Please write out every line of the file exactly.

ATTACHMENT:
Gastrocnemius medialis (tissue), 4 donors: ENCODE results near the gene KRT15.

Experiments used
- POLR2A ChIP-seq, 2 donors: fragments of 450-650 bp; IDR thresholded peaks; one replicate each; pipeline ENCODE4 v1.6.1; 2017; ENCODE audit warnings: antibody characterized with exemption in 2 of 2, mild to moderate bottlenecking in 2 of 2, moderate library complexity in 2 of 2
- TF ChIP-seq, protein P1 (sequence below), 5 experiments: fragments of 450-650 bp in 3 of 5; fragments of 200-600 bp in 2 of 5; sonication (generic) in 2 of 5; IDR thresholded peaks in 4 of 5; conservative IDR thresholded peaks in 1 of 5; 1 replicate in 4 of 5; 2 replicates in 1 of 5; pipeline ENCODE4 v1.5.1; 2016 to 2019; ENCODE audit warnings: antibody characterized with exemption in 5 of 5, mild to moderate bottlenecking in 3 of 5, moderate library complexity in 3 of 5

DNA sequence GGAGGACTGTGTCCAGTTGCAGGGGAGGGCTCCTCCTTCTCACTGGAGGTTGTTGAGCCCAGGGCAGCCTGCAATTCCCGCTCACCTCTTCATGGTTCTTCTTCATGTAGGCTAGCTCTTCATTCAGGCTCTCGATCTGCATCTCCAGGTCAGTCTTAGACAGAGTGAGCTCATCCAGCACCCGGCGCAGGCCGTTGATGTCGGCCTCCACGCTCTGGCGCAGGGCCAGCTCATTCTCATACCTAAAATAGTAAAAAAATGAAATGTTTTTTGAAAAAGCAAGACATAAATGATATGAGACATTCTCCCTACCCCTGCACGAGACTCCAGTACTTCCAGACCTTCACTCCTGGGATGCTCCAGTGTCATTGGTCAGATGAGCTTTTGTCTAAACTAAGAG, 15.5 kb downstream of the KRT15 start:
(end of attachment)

Gastrocnemius medialis (tissue), 4 donors: ENCODE results near the gene KRT15.

Experiments used
- POLR2A ChIP-seq, 2 donors: fragments of 450-650 bp; IDR thresholded peaks; one replicate each; pipeline ENCODE4 v1.6.1; 2017; ENCODE audit warnings: antibody characterized with exemption in 2 of 2, mild to moderate bottlenecking in 2 of 2, moderate library complexity in 2 of 2
- TF ChIP-seq, protein P1 (sequence below), 5 experiments: fragments of 450-650 bp in 3 of 5; fragments of 200-600 bp in 2 of 5; sonication (generic) in 2 of 5; IDR thresholded peaks in 4 of 5; conservative IDR thresholded peaks in 1 of 5; 1 replicate in 4 of 5; 2 replicates in 1 of 5; pipeline ENCODE4 v1.5.1; 2016 to 2019; ENCODE audit warnings: antibody characterized with exemption in 5 of 5, mild to moderate bottlenecking in 3 of 5, moderate library complexity in 3 of 5

DNA sequence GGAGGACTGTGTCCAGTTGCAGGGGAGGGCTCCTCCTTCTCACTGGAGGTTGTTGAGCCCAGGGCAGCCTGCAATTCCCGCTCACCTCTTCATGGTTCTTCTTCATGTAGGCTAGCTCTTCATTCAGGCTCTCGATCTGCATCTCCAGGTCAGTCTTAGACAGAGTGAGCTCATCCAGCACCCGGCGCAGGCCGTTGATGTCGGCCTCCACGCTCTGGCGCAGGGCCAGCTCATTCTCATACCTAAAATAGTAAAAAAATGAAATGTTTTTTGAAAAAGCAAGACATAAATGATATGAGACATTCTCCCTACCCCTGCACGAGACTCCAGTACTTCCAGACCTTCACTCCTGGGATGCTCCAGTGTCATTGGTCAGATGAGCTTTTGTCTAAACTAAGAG, 15.5 kb downstream of the KRT15 start: